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A suit filed by the family and legal counsel of a four-year-old boy was settled last week for €800,000. The boy’s right arm was paralyzed because of injuries incurred during his birth.

The Justice who approved the boy’s settlement said, “it was a perfectly fair and reasonable settlement.”

The boy, suing through his mother, filed against those who were found responsible for causing a severe birth injury that resulted in five spinal nerves being damaged. The consultant obstetrician based at Mount Carmel Hospital, on Braemor Rd, in Church town, Co Dublin, was found reasonably responsible.

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An $18.2 million settlement was awarded to a Wisconsin woman by the Federal government who funded the former Sinai-Samaritan Hospital in Milwaukee. The hospital was found negligent in the birth injury case. The plaintiff alleged that the child’s birth injury was due to the “horrific care” that she received from the hospital which led her daughter to suffer permanent and severe brain damage.

According to a source, the plaintiff claimed that when she went to the former Sinai-Samaritan Hospital to deliver her baby, the hospital staff failed to asses her risk of complications. She was also not referred to a specialist despite the fact that she had been diagnosed with gestational diabetes and had a documented history of delivering above average weight babies.

Instead, she was allegedly attended by a family practice and midwives. Her legal team insisted that had her pre-registration notes been more closely read, she may have received the proper medical attention that she needed, and her baby may have avoided a birth injury.

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An 8-month-old Iraqi infant, who had suffered nerve damage during birth, is expected to recover some kind of movement in his right hand after a successful surgery in Houston last week. The surgery lasted two hours and according to the doctor, “It went really well.”

The operating surgeon specializes in treating children with brachial-plexus injuries like this baby. Brachial-plexus injuries, also known as Erb’s Palsy, commonly happen during birth and are referred to as shoulder dystocia.

After discovering that the child’s nerves had been pulled out of the spinal cord, a nerve bypass operation was performed. Hospitals in Queens and Staten Island deal with these problems all the time.

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A New Jersey jury found a doctor was negligent in the case of a birth injury resulting in the infant’s development of cerebral palsy.

The family of the plaintiff alleged that if the emergency room doctor had not waited as long as he did to perform an emergency Cesarean section, their son would not have suffered the brain damage that caused his disability. According to testimony given by medical experts in Queens and Staten Island, the family’s allegations were true. They stated that had the doctor delivered the baby eight minutes earlier, he would have had the opportunity to live a normal and healthy life.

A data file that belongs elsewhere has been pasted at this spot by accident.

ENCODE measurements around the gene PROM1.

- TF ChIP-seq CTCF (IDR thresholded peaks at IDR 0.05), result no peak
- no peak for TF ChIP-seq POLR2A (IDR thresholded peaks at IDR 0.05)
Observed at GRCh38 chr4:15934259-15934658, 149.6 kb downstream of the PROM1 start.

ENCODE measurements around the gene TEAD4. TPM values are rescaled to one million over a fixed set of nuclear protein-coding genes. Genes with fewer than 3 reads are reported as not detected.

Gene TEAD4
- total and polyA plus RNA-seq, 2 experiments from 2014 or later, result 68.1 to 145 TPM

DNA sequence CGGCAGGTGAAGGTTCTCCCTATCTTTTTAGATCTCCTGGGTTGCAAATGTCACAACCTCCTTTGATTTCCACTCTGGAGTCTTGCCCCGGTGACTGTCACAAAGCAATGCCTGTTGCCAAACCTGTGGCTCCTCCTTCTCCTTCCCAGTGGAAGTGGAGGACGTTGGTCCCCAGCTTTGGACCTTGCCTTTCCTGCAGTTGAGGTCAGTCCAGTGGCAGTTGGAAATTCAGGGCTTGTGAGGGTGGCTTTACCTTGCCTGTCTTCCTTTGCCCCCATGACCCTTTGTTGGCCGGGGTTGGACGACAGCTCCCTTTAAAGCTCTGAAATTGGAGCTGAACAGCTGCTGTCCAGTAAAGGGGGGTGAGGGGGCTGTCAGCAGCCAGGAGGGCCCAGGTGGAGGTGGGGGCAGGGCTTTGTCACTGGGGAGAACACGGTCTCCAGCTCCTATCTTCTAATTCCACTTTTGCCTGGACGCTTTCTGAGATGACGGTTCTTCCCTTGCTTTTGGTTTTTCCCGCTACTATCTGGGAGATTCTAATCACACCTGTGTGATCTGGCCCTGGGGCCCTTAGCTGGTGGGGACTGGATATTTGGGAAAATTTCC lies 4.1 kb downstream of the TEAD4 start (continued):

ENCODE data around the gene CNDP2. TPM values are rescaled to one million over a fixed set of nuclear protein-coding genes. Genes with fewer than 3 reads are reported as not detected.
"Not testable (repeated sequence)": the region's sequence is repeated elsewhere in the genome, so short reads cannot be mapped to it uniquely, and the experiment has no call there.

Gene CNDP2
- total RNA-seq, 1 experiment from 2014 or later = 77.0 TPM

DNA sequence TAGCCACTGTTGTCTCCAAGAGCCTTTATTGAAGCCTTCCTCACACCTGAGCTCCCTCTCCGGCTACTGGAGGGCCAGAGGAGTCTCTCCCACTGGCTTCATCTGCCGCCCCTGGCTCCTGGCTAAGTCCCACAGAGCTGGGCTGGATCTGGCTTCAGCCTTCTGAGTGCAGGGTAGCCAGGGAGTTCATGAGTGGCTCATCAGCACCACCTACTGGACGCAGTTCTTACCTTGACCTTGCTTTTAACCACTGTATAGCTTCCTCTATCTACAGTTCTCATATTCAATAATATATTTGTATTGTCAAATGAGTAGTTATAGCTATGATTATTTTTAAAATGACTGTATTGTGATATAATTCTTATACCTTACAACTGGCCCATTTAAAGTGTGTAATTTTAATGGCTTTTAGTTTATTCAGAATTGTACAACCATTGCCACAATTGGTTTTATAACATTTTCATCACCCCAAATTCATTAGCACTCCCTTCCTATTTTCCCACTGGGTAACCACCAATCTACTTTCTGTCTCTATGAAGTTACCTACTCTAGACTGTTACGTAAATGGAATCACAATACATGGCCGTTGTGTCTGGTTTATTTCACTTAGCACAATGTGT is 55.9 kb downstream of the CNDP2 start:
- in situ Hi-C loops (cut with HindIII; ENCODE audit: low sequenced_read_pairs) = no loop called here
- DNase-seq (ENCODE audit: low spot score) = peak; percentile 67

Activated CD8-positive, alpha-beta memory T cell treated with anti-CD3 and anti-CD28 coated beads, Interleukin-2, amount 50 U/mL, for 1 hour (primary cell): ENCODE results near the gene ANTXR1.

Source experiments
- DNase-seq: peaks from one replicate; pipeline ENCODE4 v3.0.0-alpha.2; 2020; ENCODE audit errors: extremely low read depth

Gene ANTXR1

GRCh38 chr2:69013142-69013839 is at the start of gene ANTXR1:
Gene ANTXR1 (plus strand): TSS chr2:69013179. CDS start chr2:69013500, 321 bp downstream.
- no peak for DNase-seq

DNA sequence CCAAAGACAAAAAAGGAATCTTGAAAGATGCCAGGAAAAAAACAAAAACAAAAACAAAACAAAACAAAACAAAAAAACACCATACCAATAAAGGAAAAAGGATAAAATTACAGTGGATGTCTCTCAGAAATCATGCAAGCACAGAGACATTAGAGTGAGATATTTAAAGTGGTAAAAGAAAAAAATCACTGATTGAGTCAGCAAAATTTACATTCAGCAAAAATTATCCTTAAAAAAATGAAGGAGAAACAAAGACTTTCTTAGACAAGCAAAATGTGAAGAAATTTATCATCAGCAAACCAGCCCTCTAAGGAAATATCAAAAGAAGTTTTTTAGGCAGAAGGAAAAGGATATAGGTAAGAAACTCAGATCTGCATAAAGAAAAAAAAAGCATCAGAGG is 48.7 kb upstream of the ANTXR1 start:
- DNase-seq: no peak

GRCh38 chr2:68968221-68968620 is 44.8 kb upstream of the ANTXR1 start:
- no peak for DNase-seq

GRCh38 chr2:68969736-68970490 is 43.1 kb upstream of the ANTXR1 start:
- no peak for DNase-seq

Cerebral palsy is a condition where muscles suffer from impaired coordination, also known as spastic paralysis. Other disabilities accompany the condition.

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Studies see a wide range of cases that involve the most precious members of society who are harmed by the negligence of strangers – strangers who should know better and should be providing nothing but the absolute best of care.

A British mom is launching a legal fight against a hospital trust over worries that a traumatic birth left her son brain damaged. The 38-year-old mother believes that delays in her medical care during delivery at Warrington Hospital led to her son being born with cerebral palsy.

Now seven years old, he cannot walk, wash or dress himself, and has limited powers of speech. The child has to be fed by a tube and requires 24 hour care and supervision.

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A Lawyer from Leeds is urging the NHS to take measures to reduce the number of babies born and affected by trauma at birth. The firm representing the family of a five-year-old birth injury victim recently spoke out during National Birth Trauma Awareness Week.

The young girl suffered brain damage when she was born at St James’s Hospital. She now suffers from athetoid cerebral palsy, which has left her with no control over her arms or legs. She also struggles to eat, cannot sit up unsupported and has limited vocabulary. Though she is very bright and can operate her wheelchair and communication aids, her limitations necessitate 24-hour care.

A Leeds charity SNAPS provides hydrotherapy which seems to be helping the youngster. The child’s mother is a trustee of SNAPS.